The U.S. Commerce Department added the Israeli spyware firms NSO group and Candiru, alongside companies from Russia and Singapore, to its Entity List for activities contrary to the United States' national security or foreign policy interests, a statement by the department said on Wednesday.
"NSO Group and Candiru (Israel) were added to the Entity List based on evidence that these entities developed and supplied spyware to foreign governments," the statement read, adding that the spyware's tools were used "to maliciously target government officials, journalists, businesspeople, activists, academics, and embassy workers."
"These tools have also enabled foreign governments to conduct transnational repression, which is the practice of authoritarian governments targeting dissidents, journalists and activists outside of their sovereign borders to silence dissent. Such practices threaten the rules-based international order," the statement adds.
“The United States is committed to aggressively using export controls to hold companies accountable that develop, traffic, or use technologies to conduct malicious activities that threaten the cybersecurity of members of civil society, dissidents, government officials, and organizations here and abroad,” U.S. Secretary of Commerce Gina M. Raimondo said.
An NSO spokesperson was quoted by the guardian as saying: “NSO Group is dismayed by the decision given that our technologies support U.S. national security interests and policies by preventing terrorism and crime, and thus we will advocate for this decision to be reversed.
“We look forward to presenting the full information regarding how we have the world’s most rigorous compliance and human rights programs that are based on the American values we deeply share, which already resulted in multiple terminations of contacts with government agencies that misused our products.”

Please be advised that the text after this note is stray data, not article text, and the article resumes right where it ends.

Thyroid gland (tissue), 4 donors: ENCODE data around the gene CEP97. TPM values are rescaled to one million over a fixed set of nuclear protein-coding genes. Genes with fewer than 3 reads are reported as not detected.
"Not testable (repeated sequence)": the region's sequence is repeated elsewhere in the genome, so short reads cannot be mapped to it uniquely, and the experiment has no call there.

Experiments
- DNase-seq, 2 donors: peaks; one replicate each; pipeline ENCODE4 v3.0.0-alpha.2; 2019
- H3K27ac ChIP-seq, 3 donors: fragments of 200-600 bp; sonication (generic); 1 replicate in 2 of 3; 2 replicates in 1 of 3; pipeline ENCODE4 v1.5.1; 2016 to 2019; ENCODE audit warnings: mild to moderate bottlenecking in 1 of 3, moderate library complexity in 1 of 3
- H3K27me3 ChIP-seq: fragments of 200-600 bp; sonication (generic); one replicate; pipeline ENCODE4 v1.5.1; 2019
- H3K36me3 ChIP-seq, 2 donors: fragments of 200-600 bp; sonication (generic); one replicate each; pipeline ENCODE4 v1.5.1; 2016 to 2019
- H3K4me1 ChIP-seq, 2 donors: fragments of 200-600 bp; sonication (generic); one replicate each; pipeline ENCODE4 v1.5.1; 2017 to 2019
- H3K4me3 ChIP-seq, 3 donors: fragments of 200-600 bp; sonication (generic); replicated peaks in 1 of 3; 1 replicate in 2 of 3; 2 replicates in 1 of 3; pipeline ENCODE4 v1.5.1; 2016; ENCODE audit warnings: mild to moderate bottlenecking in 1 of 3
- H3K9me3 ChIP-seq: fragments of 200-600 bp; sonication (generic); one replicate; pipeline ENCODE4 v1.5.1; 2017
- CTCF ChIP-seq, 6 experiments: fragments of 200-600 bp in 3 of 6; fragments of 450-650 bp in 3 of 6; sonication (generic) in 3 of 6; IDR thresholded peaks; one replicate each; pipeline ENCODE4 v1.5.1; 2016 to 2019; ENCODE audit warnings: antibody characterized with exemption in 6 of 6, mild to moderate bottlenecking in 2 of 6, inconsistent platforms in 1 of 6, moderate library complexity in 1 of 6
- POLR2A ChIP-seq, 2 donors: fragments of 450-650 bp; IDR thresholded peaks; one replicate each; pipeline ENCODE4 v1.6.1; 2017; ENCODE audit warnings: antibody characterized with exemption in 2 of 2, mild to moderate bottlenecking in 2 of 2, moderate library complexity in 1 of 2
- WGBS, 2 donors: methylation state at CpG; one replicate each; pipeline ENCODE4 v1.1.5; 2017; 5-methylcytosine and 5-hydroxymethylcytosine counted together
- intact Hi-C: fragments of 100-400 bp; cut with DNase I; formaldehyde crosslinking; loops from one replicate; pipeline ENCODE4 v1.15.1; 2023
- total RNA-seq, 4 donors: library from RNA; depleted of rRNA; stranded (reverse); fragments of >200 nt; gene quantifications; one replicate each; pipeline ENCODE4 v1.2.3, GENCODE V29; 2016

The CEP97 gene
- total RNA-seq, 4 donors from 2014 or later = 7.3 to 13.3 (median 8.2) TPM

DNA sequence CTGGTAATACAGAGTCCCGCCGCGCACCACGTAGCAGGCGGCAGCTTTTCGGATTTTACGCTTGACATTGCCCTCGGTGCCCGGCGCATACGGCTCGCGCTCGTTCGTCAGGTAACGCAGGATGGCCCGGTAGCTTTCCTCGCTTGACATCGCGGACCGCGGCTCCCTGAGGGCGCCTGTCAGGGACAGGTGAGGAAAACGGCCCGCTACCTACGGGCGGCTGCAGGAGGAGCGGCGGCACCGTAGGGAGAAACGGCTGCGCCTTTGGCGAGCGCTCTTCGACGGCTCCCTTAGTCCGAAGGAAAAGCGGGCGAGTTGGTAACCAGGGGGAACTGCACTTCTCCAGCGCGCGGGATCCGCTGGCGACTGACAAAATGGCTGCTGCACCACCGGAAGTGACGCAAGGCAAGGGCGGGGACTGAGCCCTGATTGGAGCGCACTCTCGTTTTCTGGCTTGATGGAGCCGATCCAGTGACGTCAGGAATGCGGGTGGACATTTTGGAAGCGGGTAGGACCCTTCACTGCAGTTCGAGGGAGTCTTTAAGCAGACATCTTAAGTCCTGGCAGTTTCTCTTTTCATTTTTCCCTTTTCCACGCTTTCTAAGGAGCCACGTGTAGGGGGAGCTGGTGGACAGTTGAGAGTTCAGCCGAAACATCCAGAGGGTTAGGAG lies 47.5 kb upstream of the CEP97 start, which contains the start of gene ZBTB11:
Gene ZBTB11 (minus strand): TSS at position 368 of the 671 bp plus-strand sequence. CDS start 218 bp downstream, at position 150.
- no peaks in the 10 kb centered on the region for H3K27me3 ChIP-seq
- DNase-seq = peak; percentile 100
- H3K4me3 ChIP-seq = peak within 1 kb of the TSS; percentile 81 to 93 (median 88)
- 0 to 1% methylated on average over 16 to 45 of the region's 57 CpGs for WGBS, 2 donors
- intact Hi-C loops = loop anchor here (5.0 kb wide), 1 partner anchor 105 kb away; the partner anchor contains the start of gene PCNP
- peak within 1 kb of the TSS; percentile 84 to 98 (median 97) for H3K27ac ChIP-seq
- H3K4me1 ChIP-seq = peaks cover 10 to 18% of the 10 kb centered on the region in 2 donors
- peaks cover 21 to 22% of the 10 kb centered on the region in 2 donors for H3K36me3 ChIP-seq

The State Department said in a statement later on Wednesday that the United States will not be pursuing action against the Israeli government over the activities of NSO and Candiru.
"We are not taking action against countries or governments where these entities are located," the statement read.
NSO group is the largest cyberespionage firm in Israel, valued at over one billion dollars, and specializing in cellphone hacking. Candiru, a younger company, specializes in hacking computers. Over the years, countless investigations, spearheaded by the Pegasus Project, have been published on NSO in particular and the misuse of its spyware.
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On Monday, Israeli Prime Minister Naftali Bennett and French President Emmanuel Macron agreed to deal "discreetly" with the alleged hacking by Israeli firm NSO's spyware on French targets, including the president himself, an Israeli source said.
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The company's Pegasus software was reportedly used to surveil French phones, with Macron on a Moroccan list of targets, according to Le Monde.
"It was agreed between the leaders that the subject will continue to be handled discreetly and professionally, and with the spirit of transparency between the two sides," the unnamed official said.
"We can assume this story is behind us" a political source was quoted saying. An official statement from the Prime Minister's Office said the meeting was "good and pleasant."